Team Name: Oklahoma City Thunder
Last Year's Record: 50-32
1. What Significant Moves were made during the off-season?
Admittedly, this off-season has been much quieter than the last two, but it was still an important one in all accounts. As far as losses go, the three guys we're losing are of minimal importance. Ollie and Thomas are in the twilight of their careers and only played sparing minutes, while Kyle Weaver seemed to have hit his developmental peak, and he was constantly buried on the Depth Chart.
A breakdown of the moves made during the draft can be found here, but in essence, a bunch of picks were turned into Peterson, Cook, Aldrich, a future Clippers First, and some lower-tier prospects. As far as acquisitions go, we hit the jackpot. Our main weakness last year was three point shooting, so that weakness was addressed by acquiring Cook and Peterson, two excellent players in that department, from teams desperate to lower their cap for the upcoming Free Agency. In addition, the Thunder have been in an eternal search for the next great big man to replace the rather average Krstic and Collison. They seem to have found their man in Cole Aldrich, a lottery pick and solid center from Kansas. He's still a total question mark at this point, but we should get to see him in pre-season action, and Sam Presti has never busted on a pick before. Lastly, we have the low-key signing of Royal Ivey. He's mostly there as a defensive insurance policy, should Thabo get hurt. It's a solid move, but still a bit questionable, as some believe Kyle Weaver could have done a better job. But Sam Presti is fond of having veterans deep in the roster, so this move is only a continuation of that philosophy.
Below: Strengths? Weaknesses? Goals? Curses? Predictions?
2. What are the team’s biggest strengths?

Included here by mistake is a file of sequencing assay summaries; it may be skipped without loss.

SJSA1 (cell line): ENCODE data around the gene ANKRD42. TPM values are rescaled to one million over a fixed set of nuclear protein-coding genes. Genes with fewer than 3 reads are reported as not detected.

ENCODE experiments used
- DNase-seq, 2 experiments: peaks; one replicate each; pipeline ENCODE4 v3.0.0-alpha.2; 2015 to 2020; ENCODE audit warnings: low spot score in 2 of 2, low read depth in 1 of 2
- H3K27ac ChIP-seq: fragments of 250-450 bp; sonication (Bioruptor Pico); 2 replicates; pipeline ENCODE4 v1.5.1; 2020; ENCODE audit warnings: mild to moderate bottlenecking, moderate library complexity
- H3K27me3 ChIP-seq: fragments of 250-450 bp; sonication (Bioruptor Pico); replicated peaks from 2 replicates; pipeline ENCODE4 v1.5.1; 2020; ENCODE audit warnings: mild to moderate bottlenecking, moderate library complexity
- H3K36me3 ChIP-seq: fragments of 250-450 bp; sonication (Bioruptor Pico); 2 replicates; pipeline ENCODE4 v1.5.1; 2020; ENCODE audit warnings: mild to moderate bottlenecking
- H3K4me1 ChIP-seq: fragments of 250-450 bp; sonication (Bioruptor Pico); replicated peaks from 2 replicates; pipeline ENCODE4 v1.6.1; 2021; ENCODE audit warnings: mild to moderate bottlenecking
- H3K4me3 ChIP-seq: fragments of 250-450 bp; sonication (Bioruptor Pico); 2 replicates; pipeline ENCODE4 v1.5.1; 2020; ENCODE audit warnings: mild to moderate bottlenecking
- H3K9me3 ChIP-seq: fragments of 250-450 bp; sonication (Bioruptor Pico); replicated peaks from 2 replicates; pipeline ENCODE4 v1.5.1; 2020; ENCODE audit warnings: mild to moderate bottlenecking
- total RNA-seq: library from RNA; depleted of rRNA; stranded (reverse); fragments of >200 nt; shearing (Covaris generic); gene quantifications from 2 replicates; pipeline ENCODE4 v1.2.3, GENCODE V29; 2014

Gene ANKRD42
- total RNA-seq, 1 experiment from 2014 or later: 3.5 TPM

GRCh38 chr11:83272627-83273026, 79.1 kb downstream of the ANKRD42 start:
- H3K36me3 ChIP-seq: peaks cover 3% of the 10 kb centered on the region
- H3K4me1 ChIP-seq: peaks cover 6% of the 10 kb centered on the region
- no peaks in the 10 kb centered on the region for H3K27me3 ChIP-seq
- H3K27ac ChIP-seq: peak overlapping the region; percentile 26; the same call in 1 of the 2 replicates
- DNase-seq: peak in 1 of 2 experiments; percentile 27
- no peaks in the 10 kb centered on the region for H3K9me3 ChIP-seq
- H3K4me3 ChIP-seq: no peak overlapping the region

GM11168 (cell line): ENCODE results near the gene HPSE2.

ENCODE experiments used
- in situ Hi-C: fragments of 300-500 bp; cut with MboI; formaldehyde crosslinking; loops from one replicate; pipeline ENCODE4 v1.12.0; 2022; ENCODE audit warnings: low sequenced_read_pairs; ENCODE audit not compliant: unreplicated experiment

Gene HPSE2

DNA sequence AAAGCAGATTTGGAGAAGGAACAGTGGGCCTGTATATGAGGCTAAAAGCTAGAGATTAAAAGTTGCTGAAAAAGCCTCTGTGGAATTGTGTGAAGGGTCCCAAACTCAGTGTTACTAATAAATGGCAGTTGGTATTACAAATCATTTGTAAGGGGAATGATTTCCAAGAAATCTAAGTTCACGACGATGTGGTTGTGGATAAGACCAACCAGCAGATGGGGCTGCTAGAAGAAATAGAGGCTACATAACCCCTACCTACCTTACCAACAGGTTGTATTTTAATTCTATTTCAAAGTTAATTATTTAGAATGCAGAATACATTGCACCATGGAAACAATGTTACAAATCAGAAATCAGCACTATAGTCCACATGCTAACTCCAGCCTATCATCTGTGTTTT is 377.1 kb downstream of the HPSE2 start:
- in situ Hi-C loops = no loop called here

If you watched any of the video from Thunder Media Day, you'd have to be deaf to say that you didn't hear the word "defense" at least once, especially from Sam Presti and Scott Brooks. And that's the main strength of this team moving forward. Kevin Durant was a defensive liability early on last season, but his defense slowly improved over time, and it got even better over the Summer, as evidenced by his stellar performance in the FIBA World Championship. In addition, Thabo Sefolosha is known as one of the best lock-down defenders in the nation, while Serge Ibaka is one of the best blockers in the NBA. Overall, their defensive rating was 9th in the league last year, and that number is expected to improve as the team becomes more experienced together.
Secondly, I think our transition offense is a strong asset. With an athletic guy like Jeff Green at Power Forward (and sometimes Ibaka at Center), you can have 4-5 guys on the floor at any given time who are capable of beating their man down the floor and scoring some easy points. It may seem like a small facet of the game, but it can make for a 10 point difference, and that's a lot when it comes to the end of the game. Don Nelson should be taking notes in Hawaii, because the Thunder have beaten him at his own game.
Thirdly, our team has clear cut and very well-defined roles for its' players. This isn't a random mixing of talent, rather, it's a complex puzzle put together according to what each player can bring to the table. Kevin Durant, Russell Westbrook, and Jeff Green to the bulk of the scoring. Westbrook, Maynor, and sometimes Harden distribute the ball. Harden provides energy scoring off of the bench. Sefolosha provides defense and the occasional three. Collison does garbage work in the post. Nenad Krstic does pick and pop plays while rebounding the ball. Serge Ibaka provides defensive tenacity in the post. Cook and Peterson provide 3-Point-Shooting and all around games. None of the players try to step outside of their roles, and they all play them well.
3. What are the team’s biggest weaknesses?
Enemy number one is turnovers. The fault here mostly lies in the fact that Russell Westbrook drives a lot and can get the ball stripped or make bonehead passes. But there's also the fact that this is a young team, and that they make a lot of stupid mistakes.